Workforce Investment Act:

Labor and States Have Taken Actions to Improve Data Quality, but Additional Steps Are Needed

GAO-06-82: Published: Nov 14, 2005. Publicly Released: Nov 14, 2005.

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George A. Scott
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Federal programs carried out in partnership with states and localities continually balance the competing objectives of collecting uniform performance data with giving program implementers the flexibility they need. Our previous work identified limitations in the quality of performance data for the key employment and training program--the Workforce Investment Act (WIA). WIA relies on states and localities to work together to track and report on participant outcomes, and it changed the way outcomes are measured. Given the magnitude of changes and the impact such changes can have on data quality, we examined (1) the data quality issues that affected states' efforts to collect and report WIA performance data; (2) states' actions to address them; and (3) the actions the Department of Labor (Labor) is taking to address data quality issues, and the issues that remain.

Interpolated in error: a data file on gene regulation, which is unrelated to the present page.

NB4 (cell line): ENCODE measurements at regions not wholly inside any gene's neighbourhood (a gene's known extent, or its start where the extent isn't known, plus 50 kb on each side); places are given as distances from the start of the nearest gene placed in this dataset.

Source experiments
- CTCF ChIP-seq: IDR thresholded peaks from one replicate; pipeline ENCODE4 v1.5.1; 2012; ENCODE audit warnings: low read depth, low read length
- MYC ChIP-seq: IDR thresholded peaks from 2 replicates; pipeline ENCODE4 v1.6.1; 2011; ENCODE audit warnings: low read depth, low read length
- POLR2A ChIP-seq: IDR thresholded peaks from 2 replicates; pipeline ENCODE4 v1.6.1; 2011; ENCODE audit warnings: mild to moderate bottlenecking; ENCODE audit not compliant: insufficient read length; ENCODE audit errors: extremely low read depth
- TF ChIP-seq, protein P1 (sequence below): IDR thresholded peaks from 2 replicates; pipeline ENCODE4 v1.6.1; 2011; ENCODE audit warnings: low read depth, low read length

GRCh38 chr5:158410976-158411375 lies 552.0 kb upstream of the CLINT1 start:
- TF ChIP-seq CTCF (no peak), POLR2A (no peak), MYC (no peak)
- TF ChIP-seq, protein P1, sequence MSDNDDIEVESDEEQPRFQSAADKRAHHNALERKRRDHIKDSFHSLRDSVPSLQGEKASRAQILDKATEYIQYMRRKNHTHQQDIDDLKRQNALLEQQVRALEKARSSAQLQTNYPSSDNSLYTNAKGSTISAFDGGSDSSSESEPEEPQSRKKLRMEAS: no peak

Three key issues--flexibility in federal guidance, major changes to states' information technology (IT) systems, and limited monitoring--compromised states' early efforts to collect and report WIA performance data. Labor's initial guidance allowed states and local areas flexibility in deciding which jobseekers to track and when jobseekers leave services and get counted in the measures. As a result, states and local areas have differed on whom they track and for how long. States took various approaches to implement IT systems for meeting WIA reporting requirements. Thirty-nine states reported to us that they made major modifications to their IT systems since WIA was first implemented in 2000. Thirteen of them said the changes resulted in problems affecting data quality, and 5 states are still trying to resolve these problems. In addition, oversight of WIA performance data was insufficient at all levels during early implementation. Almost all states have made efforts to improve the quality of WIA performance data--at least 40 states have controls in their IT systems that capture WIA performance data, such as edit checks or exception reports to help screen for errors or missing data. Forty-three states have taken actions to clarify Labor's guidance and help local areas determine who should be tracked in the performance measures. In addition, most states said they monitor local areas by assessing local procedures and policies. Labor recently began addressing data quality issues, however, some issues remain. In 2004, Labor addressed some data quality concerns by requiring states to validate their data and ensure the accuracy of their performance outcomes. Most states told us that Labor's requirements have increased awareness of data quality at the state and local level. However, Labor does not have methods in place to review states' validation efforts or hold states accountable for complying with its requirements. Labor issued guidance requiring states to implement common performance measures on July 1, 2005, which clarified some key data elements, but does not address all the issues. Labor has some federal monitoring processes in place but lacks a standard monitoring guide to address data quality.